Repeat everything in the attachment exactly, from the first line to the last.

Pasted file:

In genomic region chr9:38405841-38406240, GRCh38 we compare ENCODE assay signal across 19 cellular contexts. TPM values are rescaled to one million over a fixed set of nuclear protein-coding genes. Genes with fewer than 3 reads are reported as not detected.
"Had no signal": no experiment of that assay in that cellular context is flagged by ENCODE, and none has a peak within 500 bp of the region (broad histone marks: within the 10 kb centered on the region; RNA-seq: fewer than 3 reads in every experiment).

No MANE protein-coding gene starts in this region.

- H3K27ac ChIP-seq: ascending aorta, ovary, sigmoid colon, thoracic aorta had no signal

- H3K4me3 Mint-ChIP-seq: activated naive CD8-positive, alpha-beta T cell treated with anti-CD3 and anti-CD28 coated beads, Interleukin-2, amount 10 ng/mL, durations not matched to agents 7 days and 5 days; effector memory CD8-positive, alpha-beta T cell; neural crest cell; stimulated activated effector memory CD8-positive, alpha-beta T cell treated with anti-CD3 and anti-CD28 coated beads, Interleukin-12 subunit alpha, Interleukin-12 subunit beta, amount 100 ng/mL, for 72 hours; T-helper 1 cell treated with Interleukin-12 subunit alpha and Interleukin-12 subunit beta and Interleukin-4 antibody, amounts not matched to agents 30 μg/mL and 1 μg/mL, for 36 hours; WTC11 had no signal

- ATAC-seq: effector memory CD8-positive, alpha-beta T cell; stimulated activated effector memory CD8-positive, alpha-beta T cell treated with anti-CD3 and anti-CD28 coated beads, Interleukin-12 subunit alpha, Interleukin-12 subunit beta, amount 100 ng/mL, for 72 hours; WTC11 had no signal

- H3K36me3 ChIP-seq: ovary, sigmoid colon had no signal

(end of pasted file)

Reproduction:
In genomic region chr9:38405841-38406240, GRCh38 we compare ENCODE assay signal across 19 cellular contexts. TPM values are rescaled to one million over a fixed set of nuclear protein-coding genes. Genes with fewer than 3 reads are reported as not detected.
"Had no signal": no experiment of that assay in that cellular context is flagged by ENCODE, and none has a peak within 500 bp of the region (broad histone marks: within the 10 kb centered on the region; RNA-seq: fewer than 3 reads in every experiment).

No MANE protein-coding gene starts in this region.

- H3K27ac ChIP-seq: ascending aorta, ovary, sigmoid colon, thoracic aorta had no signal

- H3K4me3 Mint-ChIP-seq: activated naive CD8-positive, alpha-beta T cell treated with anti-CD3 and anti-CD28 coated beads, Interleukin-2, amount 10 ng/mL, durations not matched to agents 7 days and 5 days; effector memory CD8-positive, alpha-beta T cell; neural crest cell; stimulated activated effector memory CD8-positive, alpha-beta T cell treated with anti-CD3 and anti-CD28 coated beads, Interleukin-12 subunit alpha, Interleukin-12 subunit beta, amount 100 ng/mL, for 72 hours; T-helper 1 cell treated with Interleukin-12 subunit alpha and Interleukin-12 subunit beta and Interleukin-4 antibody, amounts not matched to agents 30 μg/mL and 1 μg/mL, for 36 hours; WTC11 had no signal

- ATAC-seq: effector memory CD8-positive, alpha-beta T cell; stimulated activated effector memory CD8-positive, alpha-beta T cell treated with anti-CD3 and anti-CD28 coated beads, Interleukin-12 subunit alpha, Interleukin-12 subunit beta, amount 100 ng/mL, for 72 hours; WTC11 had no signal

- H3K36me3 ChIP-seq: ovary, sigmoid colon had no signal